How Do Checking Accounts Work?
You probably use your checking account every day, but do you really know how it works?
This article will explore exactly what a checking account is and how it works!
A checking account is a simple way to store your money. You can make deposits and withdrawals whenever you need to. They’re easy to access with checks, the ATM, your debit card, and online payments.
The checking account advantage? It’s liquid. You have instant access to those funds at all times without penalty if needed. That makes it ideal for daily expenses like buying groceries, paying for a babysitter, or making an emergency car repair. That’s why they’re so common—there are a total of 600 million checking accounts in the United States!¹
The disadvantage? Low (or no) interest rates! Because many checking accounts come with various fees and minimums to maintain them (usually elevated monthly account balances), the average interest rate is only about 0.04% APY on these types of accounts,² which may not be worth it in some cases if you’re saving up money without investing funds elsewhere as well.
Another downside? Overdraft fees. You might be liable for an overdraft penalty if the money in your checking account doesn’t match what you’ve spent! This could lead to some hefty fees. Thankfully many banks have overdraft protection policies that will prevent these charges, but not all do so check before signing up for a new checking account.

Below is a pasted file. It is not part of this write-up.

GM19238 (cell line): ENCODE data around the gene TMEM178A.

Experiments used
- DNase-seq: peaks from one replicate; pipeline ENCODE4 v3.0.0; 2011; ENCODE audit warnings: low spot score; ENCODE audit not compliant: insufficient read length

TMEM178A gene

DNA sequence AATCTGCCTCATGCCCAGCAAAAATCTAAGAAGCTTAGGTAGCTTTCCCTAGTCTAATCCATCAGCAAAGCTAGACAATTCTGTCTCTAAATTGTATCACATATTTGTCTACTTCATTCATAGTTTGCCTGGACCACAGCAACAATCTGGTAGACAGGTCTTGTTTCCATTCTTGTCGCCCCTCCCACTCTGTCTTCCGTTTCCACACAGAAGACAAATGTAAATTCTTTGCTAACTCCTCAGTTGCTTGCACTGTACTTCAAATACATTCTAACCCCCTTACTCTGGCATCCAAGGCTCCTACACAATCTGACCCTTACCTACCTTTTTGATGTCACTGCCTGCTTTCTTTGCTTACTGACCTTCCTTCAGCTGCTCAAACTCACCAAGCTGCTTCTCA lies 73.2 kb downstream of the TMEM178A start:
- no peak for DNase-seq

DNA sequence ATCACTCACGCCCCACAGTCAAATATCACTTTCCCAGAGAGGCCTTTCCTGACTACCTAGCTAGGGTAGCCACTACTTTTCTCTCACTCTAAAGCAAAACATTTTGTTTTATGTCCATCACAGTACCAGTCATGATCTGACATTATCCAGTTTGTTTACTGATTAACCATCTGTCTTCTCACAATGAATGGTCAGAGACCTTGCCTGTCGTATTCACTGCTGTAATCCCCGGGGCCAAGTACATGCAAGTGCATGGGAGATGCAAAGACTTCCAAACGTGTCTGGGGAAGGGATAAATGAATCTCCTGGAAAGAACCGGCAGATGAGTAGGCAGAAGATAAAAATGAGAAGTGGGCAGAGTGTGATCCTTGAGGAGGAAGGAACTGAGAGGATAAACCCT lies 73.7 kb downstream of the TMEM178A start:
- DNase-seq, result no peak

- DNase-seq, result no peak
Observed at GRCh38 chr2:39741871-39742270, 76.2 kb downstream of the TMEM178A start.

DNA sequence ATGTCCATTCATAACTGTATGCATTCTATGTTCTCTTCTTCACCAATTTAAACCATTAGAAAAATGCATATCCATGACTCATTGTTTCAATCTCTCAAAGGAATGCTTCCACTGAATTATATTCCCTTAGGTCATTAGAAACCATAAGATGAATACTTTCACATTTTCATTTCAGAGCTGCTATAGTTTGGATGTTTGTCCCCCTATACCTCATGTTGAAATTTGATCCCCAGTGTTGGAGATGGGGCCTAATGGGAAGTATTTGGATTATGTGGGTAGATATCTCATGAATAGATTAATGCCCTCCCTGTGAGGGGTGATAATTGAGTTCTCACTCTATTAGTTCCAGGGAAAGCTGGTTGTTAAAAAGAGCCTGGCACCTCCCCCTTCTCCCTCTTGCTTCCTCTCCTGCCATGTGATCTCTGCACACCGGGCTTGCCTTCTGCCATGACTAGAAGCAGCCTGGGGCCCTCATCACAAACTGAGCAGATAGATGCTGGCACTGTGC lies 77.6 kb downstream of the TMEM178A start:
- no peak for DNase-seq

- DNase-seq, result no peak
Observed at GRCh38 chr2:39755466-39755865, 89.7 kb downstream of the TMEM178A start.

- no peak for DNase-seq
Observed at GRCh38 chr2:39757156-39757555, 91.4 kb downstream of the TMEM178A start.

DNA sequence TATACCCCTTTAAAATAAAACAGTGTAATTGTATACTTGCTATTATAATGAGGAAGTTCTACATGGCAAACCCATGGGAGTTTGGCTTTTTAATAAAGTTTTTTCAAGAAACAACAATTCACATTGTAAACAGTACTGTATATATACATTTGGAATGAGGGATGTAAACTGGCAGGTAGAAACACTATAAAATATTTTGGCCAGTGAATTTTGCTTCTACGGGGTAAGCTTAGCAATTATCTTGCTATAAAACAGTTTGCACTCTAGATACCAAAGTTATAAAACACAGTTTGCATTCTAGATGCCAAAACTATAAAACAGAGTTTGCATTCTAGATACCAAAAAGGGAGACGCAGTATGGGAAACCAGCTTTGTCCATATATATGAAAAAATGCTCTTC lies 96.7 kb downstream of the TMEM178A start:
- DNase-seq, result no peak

You should probably have a checking account if you don’t already, simply for the ease of living life. They’re not the most exciting thing in the world, but they can be hugely helpful for daily transactions. Just be sure you’re not relying on one to build wealth!
¹ “Checking Accounts Shrink by Nearly 100 Million Accounts Since 2011,” Tina Orem, Credit Union Times, May 8, 2018, https://www.cutimes.com/2018/05/08/checking-accounts-shrink-by-nearly-100-million-acc/
² “Average Checking Account Interest Rates 2021,” Chris Moon, ValuePenguin, https://www.valuepenguin.com/banking/average-checking-account-interest-rates